Concrete surfaces and just a smattering of furnishings provide a “silent stage” for members using this Berlin co-working space, designed by Annabell Kutucu.
When tasked with developing the interiors, Kutucu opted for a “reduced” design scheme that was reserved in its use of colour and materials.
“I believe creativity needs space and a silent stage,” Kutucu told Dezeen. “This is an unconventional approach based on simplicity, silence and aesthetics – it’s the beautiful environment that inspires.”
Simple in arrangement, the office features a sequence of rooms that run off a central corridor. Concrete walls are left exposed throughout, including marks and tiny splashes of paint left behind from the construction process.
These surface blemishes are meant to offer a subtle nod to wabi-sabi – an ancient Japanese philosophy that focuses on the acceptance of imperfection and the notion that beauty is transient.
The abundance of concrete in the space also comes in reference to the materiality and monolithic nature of brutalism, a controversial architectural style that emerged in the 1950s, giving the space its name.
Other details include sliding partition walls crafted from smoked oak wood. The timber is also used to create a communal work desk, a gridded bookshelf that’s inset in a wall, and the cabinetry in the break-out kitchen.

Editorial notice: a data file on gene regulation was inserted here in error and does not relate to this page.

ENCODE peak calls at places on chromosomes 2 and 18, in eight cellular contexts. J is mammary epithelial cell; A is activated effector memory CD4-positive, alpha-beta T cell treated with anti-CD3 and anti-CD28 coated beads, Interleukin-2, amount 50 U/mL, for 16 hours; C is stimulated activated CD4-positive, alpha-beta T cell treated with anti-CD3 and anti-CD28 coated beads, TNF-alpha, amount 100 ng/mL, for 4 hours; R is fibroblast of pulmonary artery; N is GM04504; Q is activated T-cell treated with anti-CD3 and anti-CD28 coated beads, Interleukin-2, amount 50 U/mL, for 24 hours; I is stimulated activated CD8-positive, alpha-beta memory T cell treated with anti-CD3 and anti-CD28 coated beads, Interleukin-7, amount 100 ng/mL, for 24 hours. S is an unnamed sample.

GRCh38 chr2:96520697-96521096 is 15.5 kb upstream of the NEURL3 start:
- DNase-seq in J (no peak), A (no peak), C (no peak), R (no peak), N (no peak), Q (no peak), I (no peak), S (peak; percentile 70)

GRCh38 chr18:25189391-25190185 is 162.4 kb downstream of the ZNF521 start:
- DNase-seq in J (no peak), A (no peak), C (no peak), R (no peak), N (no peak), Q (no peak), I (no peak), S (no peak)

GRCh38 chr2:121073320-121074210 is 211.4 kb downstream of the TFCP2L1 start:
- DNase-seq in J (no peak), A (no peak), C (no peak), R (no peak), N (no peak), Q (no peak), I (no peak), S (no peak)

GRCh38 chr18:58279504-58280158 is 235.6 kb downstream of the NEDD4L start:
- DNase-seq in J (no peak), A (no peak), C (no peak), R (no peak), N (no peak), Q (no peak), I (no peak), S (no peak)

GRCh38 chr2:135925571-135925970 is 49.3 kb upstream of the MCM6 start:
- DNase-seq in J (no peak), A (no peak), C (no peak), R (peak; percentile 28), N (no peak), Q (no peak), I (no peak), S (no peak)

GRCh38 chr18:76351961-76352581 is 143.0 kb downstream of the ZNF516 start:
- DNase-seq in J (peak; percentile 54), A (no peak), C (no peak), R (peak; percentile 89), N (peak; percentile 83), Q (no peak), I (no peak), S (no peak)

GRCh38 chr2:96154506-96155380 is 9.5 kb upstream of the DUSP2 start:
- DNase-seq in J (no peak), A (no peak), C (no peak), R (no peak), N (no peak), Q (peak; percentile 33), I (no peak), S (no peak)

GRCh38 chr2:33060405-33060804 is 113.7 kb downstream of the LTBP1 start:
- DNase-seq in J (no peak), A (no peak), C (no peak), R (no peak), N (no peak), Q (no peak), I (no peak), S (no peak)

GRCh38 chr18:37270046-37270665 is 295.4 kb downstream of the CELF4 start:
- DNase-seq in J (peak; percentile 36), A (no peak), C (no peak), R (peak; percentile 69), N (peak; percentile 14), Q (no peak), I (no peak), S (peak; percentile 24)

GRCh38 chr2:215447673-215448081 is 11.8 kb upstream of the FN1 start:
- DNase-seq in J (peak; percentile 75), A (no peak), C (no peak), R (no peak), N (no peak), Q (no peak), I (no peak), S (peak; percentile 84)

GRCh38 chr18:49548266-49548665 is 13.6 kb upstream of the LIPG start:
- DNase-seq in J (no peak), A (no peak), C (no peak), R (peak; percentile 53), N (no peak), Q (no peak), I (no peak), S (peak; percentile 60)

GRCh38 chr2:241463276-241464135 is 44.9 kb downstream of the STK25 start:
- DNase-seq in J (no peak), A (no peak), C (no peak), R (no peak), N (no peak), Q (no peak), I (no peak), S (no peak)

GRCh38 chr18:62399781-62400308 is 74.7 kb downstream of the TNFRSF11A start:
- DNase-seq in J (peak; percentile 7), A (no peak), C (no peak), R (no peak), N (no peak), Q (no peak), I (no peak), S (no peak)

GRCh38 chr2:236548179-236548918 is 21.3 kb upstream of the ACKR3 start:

Kutucu scoured her favourite antique haunts in Berlin to source the few decorative elements that appear in the office, which includes earth-toned ceramics and slim-stemmed floor lamps.
There are also a couple of Lotus chairs by designer Daniel Wenger. Originally designed in the 1960s, the chairs boast a narrow, brown-leather backrest and a wide seat that is intended to mimic the form of a person in the “lotus” yoga position.
Kutucu is an interior designer and stylist that works out of Berlin. Her Brutalist Silence project is notably more pared back than recent co-working spaces that have popped up across the globe.
Women-focused co-working company The Wing opened a branch in London last year that drew upon a “mosh pit” of references ranging from Gaudi buildings to English gardens. Rooms inside are a clashing mix of paisley-print walls, chequerboard floors and bright velvet furnishings.
Photography is by Ana Santl.
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